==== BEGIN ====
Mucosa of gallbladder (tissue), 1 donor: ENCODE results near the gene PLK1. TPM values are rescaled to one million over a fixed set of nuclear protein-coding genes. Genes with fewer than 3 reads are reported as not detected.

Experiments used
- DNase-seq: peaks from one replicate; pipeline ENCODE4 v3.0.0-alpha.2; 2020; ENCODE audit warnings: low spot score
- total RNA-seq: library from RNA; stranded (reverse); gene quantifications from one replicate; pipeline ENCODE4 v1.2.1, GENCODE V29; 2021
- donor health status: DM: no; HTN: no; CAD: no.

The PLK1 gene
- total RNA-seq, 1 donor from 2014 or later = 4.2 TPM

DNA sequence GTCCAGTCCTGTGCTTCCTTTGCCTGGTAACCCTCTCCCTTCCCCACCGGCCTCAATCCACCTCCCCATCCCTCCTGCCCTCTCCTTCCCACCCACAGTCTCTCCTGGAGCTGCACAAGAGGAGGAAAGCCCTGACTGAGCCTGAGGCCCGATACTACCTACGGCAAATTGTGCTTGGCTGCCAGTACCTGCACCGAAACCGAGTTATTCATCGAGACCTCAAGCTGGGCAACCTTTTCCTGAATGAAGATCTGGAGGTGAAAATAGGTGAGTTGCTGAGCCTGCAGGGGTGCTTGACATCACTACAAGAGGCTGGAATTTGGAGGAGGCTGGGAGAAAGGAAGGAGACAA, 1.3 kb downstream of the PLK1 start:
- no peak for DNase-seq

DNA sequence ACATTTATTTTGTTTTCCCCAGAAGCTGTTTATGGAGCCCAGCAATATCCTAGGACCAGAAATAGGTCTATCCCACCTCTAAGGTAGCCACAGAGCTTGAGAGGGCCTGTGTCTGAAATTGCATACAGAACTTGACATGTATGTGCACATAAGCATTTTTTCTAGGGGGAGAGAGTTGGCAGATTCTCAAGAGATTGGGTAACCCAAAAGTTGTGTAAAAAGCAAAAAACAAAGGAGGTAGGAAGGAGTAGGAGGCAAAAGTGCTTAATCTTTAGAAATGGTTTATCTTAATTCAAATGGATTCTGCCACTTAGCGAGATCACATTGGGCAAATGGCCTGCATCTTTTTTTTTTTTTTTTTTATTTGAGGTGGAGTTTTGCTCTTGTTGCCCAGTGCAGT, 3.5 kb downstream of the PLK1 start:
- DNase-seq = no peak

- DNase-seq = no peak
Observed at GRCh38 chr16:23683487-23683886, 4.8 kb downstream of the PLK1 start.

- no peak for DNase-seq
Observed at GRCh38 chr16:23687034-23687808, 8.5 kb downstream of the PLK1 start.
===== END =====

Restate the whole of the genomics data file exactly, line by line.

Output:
Mucosa of gallbladder (tissue), 1 donor: ENCODE results near the gene PLK1. TPM values are rescaled to one million over a fixed set of nuclear protein-coding genes. Genes with fewer than 3 reads are reported as not detected.

Experiments used
- DNase-seq: peaks from one replicate; pipeline ENCODE4 v3.0.0-alpha.2; 2020; ENCODE audit warnings: low spot score
- total RNA-seq: library from RNA; stranded (reverse); gene quantifications from one replicate; pipeline ENCODE4 v1.2.1, GENCODE V29; 2021
- donor health status: DM: no; HTN: no; CAD: no.

The PLK1 gene
- total RNA-seq, 1 donor from 2014 or later = 4.2 TPM

DNA sequence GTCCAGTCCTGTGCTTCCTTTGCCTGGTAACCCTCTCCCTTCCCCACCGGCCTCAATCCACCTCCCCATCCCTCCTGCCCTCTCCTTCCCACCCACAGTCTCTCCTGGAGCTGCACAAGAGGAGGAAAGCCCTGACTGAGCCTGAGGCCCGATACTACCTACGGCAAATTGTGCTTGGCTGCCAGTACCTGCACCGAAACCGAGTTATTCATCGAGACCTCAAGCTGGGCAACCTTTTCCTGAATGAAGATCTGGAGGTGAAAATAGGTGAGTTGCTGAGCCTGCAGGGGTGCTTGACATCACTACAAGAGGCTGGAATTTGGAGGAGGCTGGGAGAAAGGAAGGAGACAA, 1.3 kb downstream of the PLK1 start:
- no peak for DNase-seq

DNA sequence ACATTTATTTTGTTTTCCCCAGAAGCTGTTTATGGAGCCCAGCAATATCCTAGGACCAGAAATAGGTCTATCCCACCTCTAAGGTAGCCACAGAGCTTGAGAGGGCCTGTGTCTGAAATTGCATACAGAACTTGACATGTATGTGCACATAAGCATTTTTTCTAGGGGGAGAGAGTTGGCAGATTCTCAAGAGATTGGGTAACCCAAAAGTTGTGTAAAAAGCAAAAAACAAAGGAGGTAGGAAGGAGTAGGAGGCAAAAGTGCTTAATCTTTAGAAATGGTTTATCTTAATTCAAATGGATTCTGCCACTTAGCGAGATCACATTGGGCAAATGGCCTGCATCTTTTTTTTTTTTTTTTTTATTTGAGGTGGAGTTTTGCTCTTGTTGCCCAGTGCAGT, 3.5 kb downstream of the PLK1 start:
- DNase-seq = no peak

- DNase-seq = no peak
Observed at GRCh38 chr16:23683487-23683886, 4.8 kb downstream of the PLK1 start.

- no peak for DNase-seq
Observed at GRCh38 chr16:23687034-23687808, 8.5 kb downstream of the PLK1 start.